- Movie Rating -

The Stone Boy

| April 4, 1984

I have been to funerals that bring out bottled up emotions and old family grudges much like the ones in The Stone Boy.  Tragedy somehow brings those feelings to the surface and the time comes, ready or not, to release them on those to whom we have coveted blame.  What is unique in the Hillerman family is that it doesn’t come out all at once, it comes out slowly over time.  Pain is not always something that is dealt with over the casket.

The tragedy in The Stone Boy occurs one afternoon when Eugene (Dean Cain) and his little brother Arnold (Jason Presson) are out hunting wild duck.  There is an accident when Arnold’s gun goes off and Eugene is killed.  Strangely, Arnold doesn’t run back to the house, instead he sits with his brother’s dead body for several hours before telling anyone.

Arnold becomes the center of gravity for a lot of family ills, bottled up emotions that have festered for years.  The family doesn’t necessarily blame Arnold but it hard to ignore the fact that they are definitely looking for a place to lay their grief.  The father (Robert Duvall) has bottled up a lot of emotions over the years and when it comes time to relate to his youngest son, he doesn’t exactly know how.  The mother seems to think that he is mistreating Arnold and that her husband is not being fair with him.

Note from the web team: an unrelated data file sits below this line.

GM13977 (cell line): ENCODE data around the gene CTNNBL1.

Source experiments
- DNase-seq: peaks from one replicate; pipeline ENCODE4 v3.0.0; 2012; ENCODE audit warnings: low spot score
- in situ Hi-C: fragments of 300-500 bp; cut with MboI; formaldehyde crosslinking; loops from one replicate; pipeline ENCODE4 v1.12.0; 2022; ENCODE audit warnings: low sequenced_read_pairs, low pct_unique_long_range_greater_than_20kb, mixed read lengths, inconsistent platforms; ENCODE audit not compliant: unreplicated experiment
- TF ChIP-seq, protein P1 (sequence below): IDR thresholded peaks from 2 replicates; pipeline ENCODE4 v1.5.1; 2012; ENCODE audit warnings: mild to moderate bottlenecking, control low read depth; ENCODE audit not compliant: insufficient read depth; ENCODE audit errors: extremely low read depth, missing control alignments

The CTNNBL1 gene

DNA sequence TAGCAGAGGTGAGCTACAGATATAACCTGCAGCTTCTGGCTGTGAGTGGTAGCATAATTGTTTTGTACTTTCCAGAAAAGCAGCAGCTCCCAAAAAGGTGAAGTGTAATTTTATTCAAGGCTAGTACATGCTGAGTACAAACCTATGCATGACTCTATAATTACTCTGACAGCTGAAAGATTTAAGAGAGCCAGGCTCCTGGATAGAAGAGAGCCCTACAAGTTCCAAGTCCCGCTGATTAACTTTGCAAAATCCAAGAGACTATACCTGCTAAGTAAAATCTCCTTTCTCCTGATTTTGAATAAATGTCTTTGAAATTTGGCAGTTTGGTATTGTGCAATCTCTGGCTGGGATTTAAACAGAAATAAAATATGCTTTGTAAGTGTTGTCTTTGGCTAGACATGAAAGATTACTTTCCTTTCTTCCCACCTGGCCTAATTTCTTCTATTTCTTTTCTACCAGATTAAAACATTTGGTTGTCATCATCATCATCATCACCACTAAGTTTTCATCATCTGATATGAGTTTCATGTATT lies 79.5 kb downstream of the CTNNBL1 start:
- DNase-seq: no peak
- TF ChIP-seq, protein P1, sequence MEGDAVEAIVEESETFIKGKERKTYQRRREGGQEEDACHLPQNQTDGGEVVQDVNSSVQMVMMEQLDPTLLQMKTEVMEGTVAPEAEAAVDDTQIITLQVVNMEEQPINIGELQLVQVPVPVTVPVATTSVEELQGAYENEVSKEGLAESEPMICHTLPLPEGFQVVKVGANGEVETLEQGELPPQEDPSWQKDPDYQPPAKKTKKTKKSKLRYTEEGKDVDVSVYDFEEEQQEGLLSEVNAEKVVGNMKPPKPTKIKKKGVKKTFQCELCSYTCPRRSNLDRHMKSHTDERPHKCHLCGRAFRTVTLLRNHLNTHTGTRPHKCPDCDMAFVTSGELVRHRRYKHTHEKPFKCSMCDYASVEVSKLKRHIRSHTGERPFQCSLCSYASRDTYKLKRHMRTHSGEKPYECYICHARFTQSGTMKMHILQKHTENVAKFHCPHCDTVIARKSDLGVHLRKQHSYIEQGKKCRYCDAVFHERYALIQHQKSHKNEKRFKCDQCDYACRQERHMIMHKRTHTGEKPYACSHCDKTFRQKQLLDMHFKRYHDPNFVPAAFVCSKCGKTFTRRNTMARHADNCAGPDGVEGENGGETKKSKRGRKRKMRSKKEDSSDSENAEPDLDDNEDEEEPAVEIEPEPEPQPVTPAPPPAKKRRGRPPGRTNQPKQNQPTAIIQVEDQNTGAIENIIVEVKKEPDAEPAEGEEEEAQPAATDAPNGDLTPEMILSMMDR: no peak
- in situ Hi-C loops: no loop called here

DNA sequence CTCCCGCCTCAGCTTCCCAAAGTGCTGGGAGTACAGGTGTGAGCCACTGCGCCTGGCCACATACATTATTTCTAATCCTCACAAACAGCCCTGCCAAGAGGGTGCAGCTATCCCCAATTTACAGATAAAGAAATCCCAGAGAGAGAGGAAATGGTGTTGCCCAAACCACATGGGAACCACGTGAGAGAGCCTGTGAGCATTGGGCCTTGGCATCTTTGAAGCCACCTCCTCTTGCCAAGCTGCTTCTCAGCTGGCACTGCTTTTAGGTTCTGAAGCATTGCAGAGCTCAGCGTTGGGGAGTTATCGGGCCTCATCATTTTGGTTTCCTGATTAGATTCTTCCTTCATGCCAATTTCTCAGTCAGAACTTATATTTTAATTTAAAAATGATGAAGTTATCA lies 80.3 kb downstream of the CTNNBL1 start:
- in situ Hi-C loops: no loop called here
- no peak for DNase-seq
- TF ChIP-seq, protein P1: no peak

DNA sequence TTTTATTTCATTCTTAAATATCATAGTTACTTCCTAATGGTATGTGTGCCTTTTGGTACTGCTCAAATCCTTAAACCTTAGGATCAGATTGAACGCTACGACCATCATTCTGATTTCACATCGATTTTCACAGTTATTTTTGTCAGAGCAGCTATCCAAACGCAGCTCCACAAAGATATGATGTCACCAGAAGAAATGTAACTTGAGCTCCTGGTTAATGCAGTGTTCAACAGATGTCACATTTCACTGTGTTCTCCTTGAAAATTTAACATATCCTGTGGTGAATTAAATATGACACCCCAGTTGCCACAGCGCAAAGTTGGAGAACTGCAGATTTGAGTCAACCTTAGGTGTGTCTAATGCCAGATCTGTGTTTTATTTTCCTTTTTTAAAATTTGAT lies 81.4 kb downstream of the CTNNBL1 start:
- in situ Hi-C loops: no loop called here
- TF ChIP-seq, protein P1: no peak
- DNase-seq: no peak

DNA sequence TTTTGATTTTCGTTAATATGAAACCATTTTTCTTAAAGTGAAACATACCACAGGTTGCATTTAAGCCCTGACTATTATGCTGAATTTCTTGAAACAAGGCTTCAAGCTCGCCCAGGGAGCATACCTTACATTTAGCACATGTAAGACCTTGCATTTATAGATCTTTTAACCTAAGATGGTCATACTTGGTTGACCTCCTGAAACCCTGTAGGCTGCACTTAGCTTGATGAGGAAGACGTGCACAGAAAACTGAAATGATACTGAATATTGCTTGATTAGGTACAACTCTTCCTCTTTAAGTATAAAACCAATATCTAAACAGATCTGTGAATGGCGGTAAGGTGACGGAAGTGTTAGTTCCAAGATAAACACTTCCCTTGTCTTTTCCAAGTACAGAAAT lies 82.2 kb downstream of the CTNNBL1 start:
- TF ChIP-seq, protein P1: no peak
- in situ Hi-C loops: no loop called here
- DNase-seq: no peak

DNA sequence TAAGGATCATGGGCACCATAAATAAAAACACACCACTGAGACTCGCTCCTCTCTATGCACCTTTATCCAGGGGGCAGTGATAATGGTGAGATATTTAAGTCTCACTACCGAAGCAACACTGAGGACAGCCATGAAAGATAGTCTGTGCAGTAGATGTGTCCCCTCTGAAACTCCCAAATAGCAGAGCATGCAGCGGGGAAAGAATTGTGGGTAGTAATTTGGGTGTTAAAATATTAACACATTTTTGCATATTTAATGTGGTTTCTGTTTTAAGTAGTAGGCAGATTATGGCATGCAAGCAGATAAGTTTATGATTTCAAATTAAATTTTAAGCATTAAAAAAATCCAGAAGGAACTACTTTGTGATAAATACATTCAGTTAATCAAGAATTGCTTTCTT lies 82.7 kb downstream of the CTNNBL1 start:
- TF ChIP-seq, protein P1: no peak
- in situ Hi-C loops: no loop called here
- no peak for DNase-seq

Eventually, this brings out emotional turmoil in the family who seem to want to push all of their past guilt, their bottled-up grief and their external problems on this poor kid who has really done nothing wrong.  In the wrong hands, this stuff could easily be made into phony melodrama, a TV movie in feature film dress-up, but director Christopher Cain really goes for the hard truth in this situation.  He allows the characters to reveal themselves and their pain through this tragedy so that we see them as individuals.  Some deal with grief in a buried way, as with the father. 

Others want to lash out, as when the sister-in-law comes by and puts her blame on Arnold.  Some just want to exercise their emotional muscles, as with the sleazeball uncle played by Frederic Forrest.  And then there’s the grandfather, played in a brilliant performance by Wilford Brimley as a man whose experience in life and emotional turmoil have given him the necessary armory to deal with all of this tragedy.  His is the best performance in this movie.

The Stone Boy is not an easy film to sit through but I was thankful that the directed was approaching it with a sense of maturity and fairness.  He lets the characters express themselves without rounding them up into a plot that has to be worked through.  This is a film about hard emotions, hard truths, difficult familial unions.  It’s not a perfect film, but I appreciated it a great deal.

About the Author:

Jerry Roberts is a film critic and operator of two websites, Armchair Cinema and Armchair Oscars.
(1984) View IMDB Filed in: Drama